S.Anissimov: It will not slide off the road, however you have to go under the truck and break the ice off the breaks with the help of a beetle. Breaks freeze immediately under such a low temperature. In general, there are two major points: first - if you do not put alcohol into the break system, breaks will not work at all when you might have to use them in an emergency circumstance, and the second one is that if you use breaks while driving, they will simply freeze. Thus, the first rule that has to be learned for Ice Trucking is to drive without using breaks for the entire trip. There are no villages, no people along the way, so there are no obstacles when you are driving, you can drive with 15 trucks in the lane. The speed is very low, from 15 to 25 km/hour. Same time you have to learn how to cross various icy crossings and descents.
DorogaRoad: OK. Rule number one is to avoid using breaks. What is the rule number two?
S.Anissimov: Perhaps, rule number two is to have food in the truck at all times enough to survive for 2-3 days. In case there is a snowstorm in the middle of your trip, you might be unapproachable and they will not be able to supply you with food and fresh water. You can get the food practically at any base where you make a stop. You can have some breakfast in the morning when leaving, on the second base you can stop for a break, eat something and grab provisions. Then, you can have a dinner at your destination point. Cafeterias work 24 hours a day. You can eat there whatever you like and selection is really good. You can also take a whole box of food to keep it in the truck. As they require you to have enough food to last for 2-3 days.
DorogaRoad: You noted that trucks move at speed of 15-25 km/hour. Are there a road signs?
S.Anissimov: Surely there are. Trucks leave by groups of five, the time pause between the truck convoys is about 20 minutes. The trucks in the convoy are half kilometre apart from one another, so that every truck stays within a visible zone of at least one other truck. No less then 500 metres and not more, since the road is built for such particular ride.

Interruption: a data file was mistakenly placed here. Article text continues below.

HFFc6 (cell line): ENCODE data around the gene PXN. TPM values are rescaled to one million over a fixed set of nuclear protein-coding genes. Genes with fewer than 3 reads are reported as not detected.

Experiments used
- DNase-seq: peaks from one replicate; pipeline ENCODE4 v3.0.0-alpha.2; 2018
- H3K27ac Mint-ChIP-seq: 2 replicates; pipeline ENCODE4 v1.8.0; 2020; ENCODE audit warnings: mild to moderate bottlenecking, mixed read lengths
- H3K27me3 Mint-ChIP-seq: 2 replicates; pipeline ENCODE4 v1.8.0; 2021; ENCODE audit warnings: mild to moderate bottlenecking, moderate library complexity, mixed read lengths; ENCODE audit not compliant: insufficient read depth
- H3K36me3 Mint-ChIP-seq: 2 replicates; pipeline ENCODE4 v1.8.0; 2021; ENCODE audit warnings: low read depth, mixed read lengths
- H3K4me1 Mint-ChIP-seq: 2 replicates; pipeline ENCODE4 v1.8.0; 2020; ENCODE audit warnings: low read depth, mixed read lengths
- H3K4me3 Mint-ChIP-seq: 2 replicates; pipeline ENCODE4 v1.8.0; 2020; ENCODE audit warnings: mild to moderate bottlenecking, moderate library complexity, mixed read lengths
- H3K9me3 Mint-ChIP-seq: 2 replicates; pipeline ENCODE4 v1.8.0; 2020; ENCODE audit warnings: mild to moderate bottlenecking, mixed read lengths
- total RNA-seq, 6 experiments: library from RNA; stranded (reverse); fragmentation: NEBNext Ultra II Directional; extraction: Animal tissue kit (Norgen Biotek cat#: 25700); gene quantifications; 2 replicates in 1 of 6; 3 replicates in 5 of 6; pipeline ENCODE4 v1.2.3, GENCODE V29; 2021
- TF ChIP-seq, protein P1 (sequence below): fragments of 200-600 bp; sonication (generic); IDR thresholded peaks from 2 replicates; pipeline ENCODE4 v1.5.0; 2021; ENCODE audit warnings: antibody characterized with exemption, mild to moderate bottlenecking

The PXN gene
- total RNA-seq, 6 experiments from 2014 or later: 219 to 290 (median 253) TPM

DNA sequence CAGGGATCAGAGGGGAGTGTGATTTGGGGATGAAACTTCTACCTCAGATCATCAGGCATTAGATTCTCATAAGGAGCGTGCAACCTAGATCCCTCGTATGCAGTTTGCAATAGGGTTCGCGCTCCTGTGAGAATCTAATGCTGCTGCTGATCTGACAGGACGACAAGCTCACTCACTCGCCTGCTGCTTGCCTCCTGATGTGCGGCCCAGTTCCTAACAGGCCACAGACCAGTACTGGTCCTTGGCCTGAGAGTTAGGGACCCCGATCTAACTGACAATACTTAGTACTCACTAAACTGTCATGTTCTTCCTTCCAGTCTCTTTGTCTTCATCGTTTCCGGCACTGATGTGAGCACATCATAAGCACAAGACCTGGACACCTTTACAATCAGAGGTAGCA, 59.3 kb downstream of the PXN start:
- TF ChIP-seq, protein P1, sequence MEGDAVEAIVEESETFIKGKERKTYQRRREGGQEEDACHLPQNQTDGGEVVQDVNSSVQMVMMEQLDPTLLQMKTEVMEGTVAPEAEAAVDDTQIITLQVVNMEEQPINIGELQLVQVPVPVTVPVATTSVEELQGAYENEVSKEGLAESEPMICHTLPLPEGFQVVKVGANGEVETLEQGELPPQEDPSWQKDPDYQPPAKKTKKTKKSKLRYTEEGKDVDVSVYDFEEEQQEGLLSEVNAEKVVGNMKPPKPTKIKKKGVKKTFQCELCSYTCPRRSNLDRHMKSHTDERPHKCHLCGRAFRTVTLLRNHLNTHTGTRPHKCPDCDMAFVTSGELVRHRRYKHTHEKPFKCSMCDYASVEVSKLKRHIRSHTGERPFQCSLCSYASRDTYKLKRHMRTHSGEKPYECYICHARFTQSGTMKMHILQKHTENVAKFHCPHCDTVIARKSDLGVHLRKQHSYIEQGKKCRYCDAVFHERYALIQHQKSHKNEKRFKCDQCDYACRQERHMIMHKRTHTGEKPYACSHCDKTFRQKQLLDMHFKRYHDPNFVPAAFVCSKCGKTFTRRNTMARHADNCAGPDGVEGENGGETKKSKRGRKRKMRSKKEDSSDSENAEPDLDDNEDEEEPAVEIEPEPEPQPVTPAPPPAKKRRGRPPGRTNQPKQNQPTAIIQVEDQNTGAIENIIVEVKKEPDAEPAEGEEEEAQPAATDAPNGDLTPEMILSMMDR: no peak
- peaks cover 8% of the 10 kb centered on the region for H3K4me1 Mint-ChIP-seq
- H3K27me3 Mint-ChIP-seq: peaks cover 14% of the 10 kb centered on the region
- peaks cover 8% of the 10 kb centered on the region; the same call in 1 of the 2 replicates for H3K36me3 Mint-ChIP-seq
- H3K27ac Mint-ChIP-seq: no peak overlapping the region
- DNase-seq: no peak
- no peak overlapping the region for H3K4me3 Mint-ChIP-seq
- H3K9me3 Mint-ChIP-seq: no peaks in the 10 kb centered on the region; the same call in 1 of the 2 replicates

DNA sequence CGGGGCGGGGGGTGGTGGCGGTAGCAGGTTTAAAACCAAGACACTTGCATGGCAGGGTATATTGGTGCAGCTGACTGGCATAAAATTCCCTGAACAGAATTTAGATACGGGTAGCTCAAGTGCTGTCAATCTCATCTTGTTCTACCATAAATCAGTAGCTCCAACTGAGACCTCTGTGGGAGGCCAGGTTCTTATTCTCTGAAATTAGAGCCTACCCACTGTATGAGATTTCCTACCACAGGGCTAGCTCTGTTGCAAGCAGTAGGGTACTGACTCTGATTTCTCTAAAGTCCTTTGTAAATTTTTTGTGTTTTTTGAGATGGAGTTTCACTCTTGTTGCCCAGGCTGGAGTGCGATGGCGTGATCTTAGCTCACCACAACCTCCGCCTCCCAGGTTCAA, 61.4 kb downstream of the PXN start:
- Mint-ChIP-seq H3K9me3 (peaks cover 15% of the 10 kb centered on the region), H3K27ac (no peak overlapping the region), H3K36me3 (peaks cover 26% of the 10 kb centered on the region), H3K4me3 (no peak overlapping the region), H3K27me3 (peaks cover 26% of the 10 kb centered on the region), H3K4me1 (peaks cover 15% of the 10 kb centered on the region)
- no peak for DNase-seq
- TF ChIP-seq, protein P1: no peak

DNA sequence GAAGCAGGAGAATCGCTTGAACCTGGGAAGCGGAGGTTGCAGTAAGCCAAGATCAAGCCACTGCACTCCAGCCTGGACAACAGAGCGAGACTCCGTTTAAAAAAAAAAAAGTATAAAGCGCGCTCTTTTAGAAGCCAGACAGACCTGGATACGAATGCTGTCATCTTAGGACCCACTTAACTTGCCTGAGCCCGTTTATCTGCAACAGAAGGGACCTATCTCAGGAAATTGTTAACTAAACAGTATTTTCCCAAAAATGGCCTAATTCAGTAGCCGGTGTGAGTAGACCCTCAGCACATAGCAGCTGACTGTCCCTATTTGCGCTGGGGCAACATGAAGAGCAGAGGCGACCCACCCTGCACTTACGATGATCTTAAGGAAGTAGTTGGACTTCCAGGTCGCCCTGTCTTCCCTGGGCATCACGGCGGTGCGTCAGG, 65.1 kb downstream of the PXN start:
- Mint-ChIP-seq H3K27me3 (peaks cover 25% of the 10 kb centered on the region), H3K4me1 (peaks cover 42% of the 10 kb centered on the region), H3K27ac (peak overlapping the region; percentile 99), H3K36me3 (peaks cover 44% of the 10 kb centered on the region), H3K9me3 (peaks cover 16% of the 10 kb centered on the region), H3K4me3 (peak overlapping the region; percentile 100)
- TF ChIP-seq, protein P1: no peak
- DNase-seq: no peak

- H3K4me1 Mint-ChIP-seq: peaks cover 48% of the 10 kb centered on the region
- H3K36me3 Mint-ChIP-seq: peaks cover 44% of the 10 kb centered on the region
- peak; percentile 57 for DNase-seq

It is not just frozen ice that is cleaned up and used by trucks, as many think, not at all. Ice road is built by making about 2,5 meters of extra ice by pouring the water on ice that already exists. The road is well maintained, ice thickness is constantly measured. The speed is closely monitored since each truck, according to the simple law of physics, put certain pressure on the ice. The speed is limited, so that a truck weighting about 64 ton (135 thousands pounds) pushes in front of it a defined wave under the ice surface. You do not want to exceed the speed limit yourself, since if the wave is too great for a particular ice road conditions, the ice might explode in front of your truck when you will be approaching the shore.
Fortunately, there were no accidents of this kind for the last eight years. “Cowboys” are fired on a spot there. Security and communication systems are highly efficient. You may drive and see nobody around, but you are being watched; every truck equipped with a transmitter/ receiver, black box, so dispatch is monitoring your driving conditions and habits. If you are exceeding speed limit for one-two kilometres per hour, that may even be unnoticeable for you, dispatch will notify you at once. They will say:” truck number such and such, lower your speed by 2-3 kilometres", and once you lowered the speed they will say: "your speed is at optimal level now, this is your maximum speed, please stick to it". Every trucker there tuned to the same radio channel thus everyone can hear what you said or dispatch have told you. Security is tuned to that channel as well. When you are going through the Ice Road Orientation there are specialists, managers form each of these departments, and they stress out that they will not tolerate any cowboy-like behaviour up there and those drivers simply will not sustain an employment with the company.